The bill for backdated claims under the age discrimination legislation is likely to top £69 million, insurer AXA has warned.
HR Zone has previously reported on the case brought by Heyday against the British government over its implementation of the age discrimination regulations. The government has set a retirement age of 65 which, Heyday argues, breaches the EU directive the regulations implement. The case was referred to the European Court of Justice (ECJ) for an answer at the earliest opportunity last December.
The problem for employers is that while it is currently possible to insist that people retire at 65, without justification, and be within the law, if any former employee brings a discrimination claim within three months of their retirement date, the claim is being frozen pending the outcome of the ECJ case.
If the ECJ rules that the UK government has interpreted the directive correctly, then these claims will be dismissed. But if it rules that the regulations are unfair – then it could involve compensation awards for all claimants.
According to AXA, the Department of Trade and Industry is predicting 8,000 unfair dismissal claims per year. If this is multiplied by the average compensation awarded to successful claimants in 2005/6, then the total is just over £69 million.
To make matters worse for employers, if it is ruled that the claims are discriminatory rather than unfair dismissal, then the cost could be even higher because there is no cap on discriminatory claims.
Steve Folkard, head of pensions and savings policy at AXA, says: “This will be worrying news to employers. The real cost of a successful claim will be even higher when legal costs and damage to reputation are taken into account.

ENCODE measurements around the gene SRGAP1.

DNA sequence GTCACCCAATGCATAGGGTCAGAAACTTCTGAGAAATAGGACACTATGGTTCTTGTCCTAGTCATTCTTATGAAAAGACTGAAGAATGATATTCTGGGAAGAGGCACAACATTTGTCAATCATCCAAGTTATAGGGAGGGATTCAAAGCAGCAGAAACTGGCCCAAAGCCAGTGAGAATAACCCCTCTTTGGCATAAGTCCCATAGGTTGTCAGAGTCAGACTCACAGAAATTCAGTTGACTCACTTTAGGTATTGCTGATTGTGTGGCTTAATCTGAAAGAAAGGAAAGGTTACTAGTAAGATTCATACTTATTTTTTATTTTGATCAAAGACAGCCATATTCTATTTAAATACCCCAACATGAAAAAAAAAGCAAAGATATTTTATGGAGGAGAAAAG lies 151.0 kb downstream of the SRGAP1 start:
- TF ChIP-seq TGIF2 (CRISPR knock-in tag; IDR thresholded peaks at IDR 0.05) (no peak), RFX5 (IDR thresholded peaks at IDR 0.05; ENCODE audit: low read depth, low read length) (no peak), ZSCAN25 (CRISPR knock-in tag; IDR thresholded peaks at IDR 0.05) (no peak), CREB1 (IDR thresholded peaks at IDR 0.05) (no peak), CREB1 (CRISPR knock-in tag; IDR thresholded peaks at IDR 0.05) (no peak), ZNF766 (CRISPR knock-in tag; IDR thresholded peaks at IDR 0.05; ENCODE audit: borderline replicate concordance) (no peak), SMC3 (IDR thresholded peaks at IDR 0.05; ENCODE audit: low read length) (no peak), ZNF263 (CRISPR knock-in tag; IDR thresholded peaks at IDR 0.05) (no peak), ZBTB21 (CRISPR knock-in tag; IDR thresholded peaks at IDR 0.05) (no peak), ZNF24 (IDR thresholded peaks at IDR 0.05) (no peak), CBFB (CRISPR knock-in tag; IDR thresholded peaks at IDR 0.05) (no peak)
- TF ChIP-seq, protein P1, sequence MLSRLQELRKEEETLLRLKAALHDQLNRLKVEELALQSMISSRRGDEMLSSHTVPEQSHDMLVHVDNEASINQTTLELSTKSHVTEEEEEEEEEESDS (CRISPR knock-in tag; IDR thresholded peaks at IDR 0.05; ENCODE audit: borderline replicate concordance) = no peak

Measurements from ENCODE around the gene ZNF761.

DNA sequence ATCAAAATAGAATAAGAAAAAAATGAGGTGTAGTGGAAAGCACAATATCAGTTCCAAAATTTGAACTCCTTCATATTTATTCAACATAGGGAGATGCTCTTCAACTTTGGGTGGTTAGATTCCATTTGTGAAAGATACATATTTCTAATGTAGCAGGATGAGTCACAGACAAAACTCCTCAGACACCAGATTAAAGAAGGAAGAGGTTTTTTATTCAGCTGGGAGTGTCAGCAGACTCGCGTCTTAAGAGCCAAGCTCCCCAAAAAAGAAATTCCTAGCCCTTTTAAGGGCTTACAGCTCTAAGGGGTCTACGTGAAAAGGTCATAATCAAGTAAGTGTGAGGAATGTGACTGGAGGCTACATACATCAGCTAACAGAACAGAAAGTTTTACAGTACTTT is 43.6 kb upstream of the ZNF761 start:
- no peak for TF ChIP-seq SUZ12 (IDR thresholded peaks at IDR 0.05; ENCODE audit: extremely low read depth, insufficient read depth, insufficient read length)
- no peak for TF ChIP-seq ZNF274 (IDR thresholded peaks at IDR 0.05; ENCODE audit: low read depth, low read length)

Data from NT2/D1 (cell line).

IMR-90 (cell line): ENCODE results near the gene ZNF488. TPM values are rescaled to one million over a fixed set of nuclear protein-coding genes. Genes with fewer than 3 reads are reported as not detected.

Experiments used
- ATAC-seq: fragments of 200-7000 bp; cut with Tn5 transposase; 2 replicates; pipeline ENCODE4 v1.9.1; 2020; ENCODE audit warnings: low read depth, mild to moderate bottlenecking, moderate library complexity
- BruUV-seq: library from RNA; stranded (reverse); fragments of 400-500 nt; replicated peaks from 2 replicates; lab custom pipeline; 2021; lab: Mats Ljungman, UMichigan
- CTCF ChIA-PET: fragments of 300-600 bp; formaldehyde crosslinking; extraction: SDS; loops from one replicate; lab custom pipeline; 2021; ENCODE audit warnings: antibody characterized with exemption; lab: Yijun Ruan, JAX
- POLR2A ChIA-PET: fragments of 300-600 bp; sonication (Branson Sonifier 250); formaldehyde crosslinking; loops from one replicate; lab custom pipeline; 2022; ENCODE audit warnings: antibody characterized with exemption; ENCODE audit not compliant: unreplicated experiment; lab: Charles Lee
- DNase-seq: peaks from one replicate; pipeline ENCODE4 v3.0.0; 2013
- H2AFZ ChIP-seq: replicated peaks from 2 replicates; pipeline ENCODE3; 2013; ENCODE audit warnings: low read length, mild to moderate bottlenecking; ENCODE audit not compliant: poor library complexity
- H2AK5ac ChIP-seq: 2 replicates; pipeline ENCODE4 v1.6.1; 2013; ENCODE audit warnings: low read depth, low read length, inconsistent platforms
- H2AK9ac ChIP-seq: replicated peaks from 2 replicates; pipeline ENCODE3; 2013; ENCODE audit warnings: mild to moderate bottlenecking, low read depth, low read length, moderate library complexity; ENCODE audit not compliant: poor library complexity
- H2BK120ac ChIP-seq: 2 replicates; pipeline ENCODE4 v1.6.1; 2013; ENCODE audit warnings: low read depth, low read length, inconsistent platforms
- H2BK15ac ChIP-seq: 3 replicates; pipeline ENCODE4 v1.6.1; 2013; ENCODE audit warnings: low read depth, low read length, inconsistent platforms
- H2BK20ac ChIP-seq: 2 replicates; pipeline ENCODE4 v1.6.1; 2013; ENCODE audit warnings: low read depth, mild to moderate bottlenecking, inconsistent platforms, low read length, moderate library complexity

“Employers had hoped to avoid having to justify their reasons for retiring employees at 65. However a ruling by the ECJ could leave them under scrutiny. Employers should review their retirement policies and decision making processes now to protect against retrospective claims.”
Sue Ashtiany, employment partner at Nabarro Nathanson, concludes: “Although it is difficult to predict the outcome of this case employers must be aware that maintaining a compulsory, fixed retirement age could lead to a long period of uncertainty and a large number of potential discrimination claims. In an attempt to avoid future claims, some employers are now considering abandoning a compulsory retirement age altogether whilst others have already done so.
“Employers are advised to review cases of compulsory retirement dating back to last October to identify and be aware of any potential claimants.”